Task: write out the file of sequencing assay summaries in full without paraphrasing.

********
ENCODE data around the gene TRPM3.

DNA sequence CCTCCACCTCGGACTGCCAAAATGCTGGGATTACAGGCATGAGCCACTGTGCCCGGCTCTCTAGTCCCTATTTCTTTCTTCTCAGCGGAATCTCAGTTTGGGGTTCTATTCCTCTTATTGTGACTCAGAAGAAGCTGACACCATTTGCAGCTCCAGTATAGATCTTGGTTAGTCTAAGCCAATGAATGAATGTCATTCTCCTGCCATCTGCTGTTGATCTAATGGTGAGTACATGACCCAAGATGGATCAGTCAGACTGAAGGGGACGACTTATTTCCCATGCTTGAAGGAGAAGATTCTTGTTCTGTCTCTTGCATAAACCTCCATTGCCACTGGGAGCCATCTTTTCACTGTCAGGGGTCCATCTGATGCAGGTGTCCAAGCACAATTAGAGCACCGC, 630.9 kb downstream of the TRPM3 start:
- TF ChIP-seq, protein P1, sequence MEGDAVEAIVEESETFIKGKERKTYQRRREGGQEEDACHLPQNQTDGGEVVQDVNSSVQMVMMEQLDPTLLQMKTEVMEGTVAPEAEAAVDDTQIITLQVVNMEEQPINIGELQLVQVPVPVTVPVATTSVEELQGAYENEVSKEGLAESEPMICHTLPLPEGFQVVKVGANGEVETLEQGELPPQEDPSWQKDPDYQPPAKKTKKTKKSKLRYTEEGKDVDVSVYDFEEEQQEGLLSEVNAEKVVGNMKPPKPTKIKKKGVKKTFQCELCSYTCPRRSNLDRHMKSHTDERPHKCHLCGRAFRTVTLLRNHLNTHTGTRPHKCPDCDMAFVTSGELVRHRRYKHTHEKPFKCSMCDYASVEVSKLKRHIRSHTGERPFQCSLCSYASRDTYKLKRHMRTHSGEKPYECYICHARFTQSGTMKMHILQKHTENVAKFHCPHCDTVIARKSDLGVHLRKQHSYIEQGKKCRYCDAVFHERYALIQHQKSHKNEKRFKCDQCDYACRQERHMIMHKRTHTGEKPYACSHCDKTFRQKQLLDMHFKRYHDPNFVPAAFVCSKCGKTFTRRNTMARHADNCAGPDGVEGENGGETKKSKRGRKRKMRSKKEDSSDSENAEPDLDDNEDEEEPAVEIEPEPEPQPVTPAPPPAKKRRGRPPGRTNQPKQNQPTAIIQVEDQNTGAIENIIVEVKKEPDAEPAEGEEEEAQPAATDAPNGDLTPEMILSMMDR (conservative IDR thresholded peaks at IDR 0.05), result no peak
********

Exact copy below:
ENCODE data around the gene TRPM3.

DNA sequence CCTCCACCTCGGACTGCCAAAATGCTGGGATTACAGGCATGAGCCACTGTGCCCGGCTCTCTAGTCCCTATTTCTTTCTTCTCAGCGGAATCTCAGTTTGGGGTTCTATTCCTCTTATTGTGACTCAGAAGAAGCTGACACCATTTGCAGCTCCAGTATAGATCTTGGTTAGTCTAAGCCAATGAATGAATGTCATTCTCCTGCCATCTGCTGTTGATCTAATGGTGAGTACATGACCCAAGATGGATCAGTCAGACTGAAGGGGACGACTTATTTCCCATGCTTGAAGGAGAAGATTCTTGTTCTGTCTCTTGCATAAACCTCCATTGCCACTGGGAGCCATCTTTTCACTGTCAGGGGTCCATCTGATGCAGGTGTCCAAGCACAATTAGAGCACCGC, 630.9 kb downstream of the TRPM3 start:
- TF ChIP-seq, protein P1, sequence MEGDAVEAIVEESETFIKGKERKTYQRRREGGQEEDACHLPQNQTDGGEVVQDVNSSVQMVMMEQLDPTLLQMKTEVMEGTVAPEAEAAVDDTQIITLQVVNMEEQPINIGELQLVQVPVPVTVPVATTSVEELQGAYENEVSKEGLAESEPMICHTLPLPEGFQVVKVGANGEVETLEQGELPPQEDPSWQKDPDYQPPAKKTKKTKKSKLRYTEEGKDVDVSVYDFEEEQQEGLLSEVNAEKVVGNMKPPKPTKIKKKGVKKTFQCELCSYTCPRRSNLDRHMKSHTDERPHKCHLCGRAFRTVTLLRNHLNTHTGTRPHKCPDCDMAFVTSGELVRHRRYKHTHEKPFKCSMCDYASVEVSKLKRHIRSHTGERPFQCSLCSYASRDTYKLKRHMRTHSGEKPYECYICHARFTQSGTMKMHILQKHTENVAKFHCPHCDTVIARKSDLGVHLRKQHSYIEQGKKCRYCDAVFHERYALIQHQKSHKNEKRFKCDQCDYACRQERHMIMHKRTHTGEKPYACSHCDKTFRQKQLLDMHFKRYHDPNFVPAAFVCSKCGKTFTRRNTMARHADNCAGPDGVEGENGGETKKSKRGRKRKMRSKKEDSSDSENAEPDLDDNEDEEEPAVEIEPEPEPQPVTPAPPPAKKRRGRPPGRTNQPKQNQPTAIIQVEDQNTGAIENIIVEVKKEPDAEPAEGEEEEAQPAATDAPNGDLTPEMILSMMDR (conservative IDR thresholded peaks at IDR 0.05), result no peak